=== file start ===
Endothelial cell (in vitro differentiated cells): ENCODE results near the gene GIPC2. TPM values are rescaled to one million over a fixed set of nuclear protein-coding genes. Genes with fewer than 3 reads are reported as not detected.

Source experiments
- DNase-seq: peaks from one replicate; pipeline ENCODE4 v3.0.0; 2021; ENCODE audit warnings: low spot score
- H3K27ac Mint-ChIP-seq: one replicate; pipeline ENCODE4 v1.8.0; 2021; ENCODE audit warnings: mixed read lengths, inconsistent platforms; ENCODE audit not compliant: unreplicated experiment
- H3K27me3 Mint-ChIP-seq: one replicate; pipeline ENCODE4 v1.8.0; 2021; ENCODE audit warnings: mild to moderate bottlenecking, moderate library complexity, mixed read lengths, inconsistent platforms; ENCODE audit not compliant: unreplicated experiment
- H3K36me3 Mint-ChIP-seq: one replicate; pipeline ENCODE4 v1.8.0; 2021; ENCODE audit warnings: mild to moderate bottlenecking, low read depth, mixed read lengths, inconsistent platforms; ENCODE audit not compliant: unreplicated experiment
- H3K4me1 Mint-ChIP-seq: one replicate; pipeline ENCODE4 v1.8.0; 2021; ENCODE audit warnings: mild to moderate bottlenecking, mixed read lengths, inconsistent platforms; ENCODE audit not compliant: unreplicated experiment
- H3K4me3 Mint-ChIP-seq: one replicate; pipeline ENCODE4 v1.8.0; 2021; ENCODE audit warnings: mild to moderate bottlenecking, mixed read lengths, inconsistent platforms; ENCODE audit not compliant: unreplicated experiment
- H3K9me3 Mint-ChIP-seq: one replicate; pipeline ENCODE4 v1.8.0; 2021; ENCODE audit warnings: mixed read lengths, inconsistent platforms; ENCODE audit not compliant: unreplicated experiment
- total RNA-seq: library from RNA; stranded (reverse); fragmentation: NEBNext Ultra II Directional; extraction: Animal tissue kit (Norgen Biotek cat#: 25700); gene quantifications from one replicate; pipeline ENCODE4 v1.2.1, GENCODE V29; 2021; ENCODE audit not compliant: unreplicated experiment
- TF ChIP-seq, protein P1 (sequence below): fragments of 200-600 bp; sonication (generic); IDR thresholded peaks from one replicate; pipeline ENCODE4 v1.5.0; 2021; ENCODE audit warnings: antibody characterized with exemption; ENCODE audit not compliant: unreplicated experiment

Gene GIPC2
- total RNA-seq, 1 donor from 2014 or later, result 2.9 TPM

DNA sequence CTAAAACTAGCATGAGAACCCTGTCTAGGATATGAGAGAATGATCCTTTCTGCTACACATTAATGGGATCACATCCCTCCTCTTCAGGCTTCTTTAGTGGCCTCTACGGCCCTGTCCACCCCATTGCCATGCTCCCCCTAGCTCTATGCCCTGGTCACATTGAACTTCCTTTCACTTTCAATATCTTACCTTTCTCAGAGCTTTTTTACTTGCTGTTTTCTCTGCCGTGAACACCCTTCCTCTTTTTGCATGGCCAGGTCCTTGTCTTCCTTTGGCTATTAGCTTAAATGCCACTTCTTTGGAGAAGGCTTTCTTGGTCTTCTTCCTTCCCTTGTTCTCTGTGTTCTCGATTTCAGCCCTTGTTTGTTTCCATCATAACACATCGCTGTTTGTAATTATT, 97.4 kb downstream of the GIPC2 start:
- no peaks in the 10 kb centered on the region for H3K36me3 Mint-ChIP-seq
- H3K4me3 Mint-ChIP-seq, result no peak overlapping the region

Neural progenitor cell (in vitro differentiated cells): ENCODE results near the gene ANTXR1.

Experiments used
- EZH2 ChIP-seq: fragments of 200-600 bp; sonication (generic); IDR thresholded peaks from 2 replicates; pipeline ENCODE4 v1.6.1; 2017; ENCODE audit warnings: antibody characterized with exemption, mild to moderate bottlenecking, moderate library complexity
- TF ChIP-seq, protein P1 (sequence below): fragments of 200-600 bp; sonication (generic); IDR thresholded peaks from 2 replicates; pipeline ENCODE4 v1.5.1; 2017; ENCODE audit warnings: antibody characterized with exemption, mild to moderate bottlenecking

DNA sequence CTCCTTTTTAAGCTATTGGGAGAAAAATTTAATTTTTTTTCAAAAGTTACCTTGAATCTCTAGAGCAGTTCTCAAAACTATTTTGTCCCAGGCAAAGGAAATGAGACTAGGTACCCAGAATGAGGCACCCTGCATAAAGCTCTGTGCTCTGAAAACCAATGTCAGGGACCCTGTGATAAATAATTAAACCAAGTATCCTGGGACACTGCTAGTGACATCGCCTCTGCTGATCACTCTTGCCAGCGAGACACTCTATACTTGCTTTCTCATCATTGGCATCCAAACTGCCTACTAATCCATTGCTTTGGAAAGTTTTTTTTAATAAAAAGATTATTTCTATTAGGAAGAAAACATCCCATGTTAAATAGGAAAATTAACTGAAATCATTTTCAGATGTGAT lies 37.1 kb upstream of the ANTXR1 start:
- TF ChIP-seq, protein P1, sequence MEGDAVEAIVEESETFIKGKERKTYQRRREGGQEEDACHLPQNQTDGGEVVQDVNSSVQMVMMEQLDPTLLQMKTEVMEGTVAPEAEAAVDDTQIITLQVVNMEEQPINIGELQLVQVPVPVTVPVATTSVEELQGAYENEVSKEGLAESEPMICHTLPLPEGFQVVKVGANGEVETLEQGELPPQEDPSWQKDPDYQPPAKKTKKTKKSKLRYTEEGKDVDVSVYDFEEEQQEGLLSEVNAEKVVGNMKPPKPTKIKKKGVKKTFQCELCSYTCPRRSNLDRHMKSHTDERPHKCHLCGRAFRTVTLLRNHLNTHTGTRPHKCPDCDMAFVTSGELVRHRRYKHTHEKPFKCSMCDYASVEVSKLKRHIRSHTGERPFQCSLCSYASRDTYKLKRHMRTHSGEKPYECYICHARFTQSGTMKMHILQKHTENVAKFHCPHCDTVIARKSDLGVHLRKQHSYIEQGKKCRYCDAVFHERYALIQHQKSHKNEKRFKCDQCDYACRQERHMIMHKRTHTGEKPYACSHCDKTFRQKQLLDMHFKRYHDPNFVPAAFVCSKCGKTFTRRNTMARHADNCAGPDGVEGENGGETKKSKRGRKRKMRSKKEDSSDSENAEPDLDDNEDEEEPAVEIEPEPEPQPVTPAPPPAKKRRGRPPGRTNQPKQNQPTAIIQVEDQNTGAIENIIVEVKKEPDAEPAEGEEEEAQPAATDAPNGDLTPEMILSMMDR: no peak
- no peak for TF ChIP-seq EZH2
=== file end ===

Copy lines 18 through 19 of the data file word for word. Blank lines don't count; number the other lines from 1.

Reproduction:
Experiments used
- EZH2 ChIP-seq: fragments of 200-600 bp; sonication (generic); IDR thresholded peaks from 2 replicates; pipeline ENCODE4 v1.6.1; 2017; ENCODE audit warnings: antibody characterized with exemption, mild to moderate bottlenecking, moderate library complexity